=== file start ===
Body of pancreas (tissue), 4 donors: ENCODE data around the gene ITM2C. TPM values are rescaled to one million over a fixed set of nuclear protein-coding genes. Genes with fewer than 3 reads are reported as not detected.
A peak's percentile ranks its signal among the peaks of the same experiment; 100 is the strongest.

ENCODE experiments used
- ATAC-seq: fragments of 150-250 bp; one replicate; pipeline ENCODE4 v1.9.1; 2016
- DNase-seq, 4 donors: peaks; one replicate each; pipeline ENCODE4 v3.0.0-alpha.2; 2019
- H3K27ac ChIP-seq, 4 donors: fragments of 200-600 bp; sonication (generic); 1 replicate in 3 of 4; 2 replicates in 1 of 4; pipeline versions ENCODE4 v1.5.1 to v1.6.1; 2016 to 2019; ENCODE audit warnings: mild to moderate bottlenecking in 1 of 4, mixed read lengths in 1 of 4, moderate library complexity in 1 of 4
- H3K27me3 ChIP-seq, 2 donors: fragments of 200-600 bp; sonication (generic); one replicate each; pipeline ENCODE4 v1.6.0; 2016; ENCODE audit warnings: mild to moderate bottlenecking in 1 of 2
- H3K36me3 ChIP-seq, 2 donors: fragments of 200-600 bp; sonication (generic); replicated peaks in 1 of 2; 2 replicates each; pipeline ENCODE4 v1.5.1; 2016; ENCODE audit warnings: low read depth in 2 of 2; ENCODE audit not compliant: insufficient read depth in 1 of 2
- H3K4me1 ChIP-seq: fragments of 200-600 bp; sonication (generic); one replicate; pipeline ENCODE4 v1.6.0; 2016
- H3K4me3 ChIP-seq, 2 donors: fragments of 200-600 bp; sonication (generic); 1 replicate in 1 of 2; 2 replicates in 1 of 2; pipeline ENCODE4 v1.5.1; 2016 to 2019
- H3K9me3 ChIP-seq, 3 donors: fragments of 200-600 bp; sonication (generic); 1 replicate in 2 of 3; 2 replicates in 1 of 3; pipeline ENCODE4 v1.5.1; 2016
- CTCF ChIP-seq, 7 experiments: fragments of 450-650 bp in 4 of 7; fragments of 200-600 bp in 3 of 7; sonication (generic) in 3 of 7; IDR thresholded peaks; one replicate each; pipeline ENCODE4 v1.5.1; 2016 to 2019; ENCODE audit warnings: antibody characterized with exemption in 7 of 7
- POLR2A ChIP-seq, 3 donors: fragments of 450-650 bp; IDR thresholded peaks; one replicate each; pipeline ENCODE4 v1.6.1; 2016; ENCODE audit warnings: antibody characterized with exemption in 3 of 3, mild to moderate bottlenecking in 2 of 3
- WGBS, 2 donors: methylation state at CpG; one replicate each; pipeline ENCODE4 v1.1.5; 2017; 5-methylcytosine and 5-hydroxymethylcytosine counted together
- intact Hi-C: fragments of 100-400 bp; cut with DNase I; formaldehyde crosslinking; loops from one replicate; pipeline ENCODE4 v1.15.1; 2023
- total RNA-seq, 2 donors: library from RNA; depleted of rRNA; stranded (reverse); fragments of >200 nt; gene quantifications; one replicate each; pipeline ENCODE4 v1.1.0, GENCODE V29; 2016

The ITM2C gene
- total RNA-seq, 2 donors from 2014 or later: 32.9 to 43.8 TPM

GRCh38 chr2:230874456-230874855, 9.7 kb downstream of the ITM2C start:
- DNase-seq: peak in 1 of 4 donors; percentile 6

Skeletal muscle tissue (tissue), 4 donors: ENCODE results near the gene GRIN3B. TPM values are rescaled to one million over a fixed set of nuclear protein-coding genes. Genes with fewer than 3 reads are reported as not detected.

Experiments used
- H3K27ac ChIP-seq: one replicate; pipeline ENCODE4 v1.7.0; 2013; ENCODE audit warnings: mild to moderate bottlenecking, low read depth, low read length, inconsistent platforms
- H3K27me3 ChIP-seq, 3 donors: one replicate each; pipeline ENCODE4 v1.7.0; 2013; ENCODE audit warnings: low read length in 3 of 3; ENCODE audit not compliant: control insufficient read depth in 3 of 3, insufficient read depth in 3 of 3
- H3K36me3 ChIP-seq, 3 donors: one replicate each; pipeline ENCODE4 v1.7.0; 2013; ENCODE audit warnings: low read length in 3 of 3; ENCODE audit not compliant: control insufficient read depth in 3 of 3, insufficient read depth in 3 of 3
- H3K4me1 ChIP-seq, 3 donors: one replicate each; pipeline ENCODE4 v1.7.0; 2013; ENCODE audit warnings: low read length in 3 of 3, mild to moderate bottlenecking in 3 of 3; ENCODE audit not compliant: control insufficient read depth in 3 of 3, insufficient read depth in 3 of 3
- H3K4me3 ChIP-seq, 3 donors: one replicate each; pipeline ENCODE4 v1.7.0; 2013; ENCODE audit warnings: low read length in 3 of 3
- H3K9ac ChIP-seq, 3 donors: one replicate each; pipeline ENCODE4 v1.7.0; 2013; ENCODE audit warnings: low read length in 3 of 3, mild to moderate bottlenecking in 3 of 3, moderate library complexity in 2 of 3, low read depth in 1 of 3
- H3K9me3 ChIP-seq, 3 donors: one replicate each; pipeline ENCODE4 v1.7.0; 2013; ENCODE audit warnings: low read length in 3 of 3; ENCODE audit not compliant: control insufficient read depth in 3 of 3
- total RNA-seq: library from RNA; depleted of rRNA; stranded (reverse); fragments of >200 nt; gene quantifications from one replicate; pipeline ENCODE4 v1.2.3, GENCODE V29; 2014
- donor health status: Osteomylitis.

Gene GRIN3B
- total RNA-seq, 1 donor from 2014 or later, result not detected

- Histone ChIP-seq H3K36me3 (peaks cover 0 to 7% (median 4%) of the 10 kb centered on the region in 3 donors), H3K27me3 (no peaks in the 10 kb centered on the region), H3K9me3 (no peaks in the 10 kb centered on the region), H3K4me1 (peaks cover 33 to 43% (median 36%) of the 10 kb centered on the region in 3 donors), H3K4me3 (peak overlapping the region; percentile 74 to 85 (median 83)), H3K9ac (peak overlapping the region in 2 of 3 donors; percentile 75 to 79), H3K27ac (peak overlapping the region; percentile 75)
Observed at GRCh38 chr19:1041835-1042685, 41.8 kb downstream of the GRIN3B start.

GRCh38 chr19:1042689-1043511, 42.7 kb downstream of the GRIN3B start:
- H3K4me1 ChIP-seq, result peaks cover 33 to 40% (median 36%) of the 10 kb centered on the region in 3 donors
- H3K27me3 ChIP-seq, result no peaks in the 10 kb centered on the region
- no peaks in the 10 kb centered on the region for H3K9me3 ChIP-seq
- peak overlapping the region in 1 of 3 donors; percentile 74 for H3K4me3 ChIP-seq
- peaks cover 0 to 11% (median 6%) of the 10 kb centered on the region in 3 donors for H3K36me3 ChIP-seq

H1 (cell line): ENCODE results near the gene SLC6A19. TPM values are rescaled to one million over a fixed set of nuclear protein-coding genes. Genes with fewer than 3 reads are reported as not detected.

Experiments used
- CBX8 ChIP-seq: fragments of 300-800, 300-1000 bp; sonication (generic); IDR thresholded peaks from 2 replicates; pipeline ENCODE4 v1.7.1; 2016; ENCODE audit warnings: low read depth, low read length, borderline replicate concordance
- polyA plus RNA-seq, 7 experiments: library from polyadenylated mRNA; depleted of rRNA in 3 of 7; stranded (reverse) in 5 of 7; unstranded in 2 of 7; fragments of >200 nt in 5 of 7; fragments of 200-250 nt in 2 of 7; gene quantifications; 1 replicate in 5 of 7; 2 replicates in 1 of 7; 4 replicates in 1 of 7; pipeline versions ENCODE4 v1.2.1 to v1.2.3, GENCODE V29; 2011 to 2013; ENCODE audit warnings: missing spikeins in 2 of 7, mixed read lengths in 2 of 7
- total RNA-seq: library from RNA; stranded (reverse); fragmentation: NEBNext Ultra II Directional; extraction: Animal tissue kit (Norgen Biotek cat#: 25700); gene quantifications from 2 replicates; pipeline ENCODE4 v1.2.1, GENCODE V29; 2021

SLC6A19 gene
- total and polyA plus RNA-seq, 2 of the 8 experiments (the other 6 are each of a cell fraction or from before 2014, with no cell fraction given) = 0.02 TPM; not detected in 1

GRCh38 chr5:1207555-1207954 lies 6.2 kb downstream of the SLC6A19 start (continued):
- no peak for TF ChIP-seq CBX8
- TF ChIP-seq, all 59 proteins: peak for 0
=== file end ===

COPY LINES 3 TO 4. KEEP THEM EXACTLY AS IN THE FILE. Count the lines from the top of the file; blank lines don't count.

ENCODE experiments used
- ATAC-seq: fragments of 150-250 bp; one replicate; pipeline ENCODE4 v1.9.1; 2016